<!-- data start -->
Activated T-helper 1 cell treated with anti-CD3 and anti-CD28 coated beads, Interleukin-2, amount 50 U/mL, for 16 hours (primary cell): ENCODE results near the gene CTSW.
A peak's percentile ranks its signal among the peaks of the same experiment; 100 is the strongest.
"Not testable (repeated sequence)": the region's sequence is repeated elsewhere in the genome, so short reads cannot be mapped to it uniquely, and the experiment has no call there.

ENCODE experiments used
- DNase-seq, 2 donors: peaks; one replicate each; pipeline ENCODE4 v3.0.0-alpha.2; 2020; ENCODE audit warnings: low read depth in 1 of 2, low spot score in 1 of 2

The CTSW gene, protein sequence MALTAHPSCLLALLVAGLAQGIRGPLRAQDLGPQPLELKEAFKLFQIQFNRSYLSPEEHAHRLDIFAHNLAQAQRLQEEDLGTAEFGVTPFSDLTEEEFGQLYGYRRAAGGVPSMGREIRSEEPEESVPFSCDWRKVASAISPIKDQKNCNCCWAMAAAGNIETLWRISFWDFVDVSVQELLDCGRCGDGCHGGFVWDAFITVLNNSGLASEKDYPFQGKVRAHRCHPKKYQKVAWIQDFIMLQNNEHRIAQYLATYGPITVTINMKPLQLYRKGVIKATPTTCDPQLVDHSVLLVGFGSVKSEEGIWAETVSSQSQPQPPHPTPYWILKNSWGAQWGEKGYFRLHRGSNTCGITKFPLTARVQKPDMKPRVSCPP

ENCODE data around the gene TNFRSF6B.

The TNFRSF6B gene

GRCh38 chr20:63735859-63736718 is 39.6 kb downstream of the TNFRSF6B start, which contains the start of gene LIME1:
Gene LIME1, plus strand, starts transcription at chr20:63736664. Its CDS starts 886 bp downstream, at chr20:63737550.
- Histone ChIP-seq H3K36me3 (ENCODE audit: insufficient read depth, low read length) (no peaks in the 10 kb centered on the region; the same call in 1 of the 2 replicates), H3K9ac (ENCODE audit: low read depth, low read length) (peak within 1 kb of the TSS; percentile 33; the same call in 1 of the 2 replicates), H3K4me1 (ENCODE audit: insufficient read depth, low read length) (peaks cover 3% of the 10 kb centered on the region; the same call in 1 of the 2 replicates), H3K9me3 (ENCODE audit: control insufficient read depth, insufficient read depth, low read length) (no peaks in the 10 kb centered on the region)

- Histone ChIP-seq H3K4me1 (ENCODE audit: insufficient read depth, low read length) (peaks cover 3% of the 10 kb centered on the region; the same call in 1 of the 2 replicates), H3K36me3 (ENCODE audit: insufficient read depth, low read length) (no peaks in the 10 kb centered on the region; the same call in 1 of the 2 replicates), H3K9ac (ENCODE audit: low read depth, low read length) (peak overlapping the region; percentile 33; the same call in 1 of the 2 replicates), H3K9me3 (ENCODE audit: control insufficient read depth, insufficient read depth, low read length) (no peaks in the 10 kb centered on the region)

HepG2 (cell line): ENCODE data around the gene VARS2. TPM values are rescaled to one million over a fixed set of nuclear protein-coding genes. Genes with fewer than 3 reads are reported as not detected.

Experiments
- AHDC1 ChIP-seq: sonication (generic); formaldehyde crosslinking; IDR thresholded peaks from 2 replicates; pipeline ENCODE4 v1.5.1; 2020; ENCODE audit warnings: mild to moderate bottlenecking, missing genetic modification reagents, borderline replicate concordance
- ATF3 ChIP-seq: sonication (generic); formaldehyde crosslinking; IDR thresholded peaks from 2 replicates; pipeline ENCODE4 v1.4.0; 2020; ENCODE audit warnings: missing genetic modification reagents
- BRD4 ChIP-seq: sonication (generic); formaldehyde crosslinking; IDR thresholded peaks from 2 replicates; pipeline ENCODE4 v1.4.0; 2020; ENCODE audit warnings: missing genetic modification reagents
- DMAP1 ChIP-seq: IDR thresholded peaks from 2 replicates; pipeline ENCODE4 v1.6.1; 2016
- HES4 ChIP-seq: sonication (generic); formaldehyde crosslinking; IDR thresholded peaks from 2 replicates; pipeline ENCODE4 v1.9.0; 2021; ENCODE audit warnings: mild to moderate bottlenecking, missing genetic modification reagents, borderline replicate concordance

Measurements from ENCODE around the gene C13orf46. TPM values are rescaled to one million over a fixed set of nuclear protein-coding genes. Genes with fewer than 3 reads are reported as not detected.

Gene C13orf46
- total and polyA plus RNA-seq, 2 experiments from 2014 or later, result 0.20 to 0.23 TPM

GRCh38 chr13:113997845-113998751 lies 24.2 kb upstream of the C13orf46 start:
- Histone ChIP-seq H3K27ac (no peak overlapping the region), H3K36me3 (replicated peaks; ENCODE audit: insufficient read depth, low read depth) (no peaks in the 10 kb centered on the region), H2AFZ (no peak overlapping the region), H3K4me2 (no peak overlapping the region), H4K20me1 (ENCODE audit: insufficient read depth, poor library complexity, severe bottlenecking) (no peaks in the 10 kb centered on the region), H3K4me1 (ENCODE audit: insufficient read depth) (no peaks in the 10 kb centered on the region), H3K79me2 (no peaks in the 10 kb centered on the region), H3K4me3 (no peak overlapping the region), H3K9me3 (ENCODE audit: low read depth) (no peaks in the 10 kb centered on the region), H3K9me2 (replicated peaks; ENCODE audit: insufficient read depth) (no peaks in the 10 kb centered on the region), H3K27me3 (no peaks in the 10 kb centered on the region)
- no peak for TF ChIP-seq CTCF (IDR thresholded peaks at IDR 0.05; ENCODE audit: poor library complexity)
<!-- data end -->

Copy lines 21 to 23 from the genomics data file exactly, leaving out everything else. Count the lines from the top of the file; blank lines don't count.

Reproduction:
Gene C13orf46
- total and polyA plus RNA-seq, 2 experiments from 2014 or later, result 0.20 to 0.23 TPM

GRCh38 chr13:113997845-113998751 lies 24.2 kb upstream of the C13orf46 start: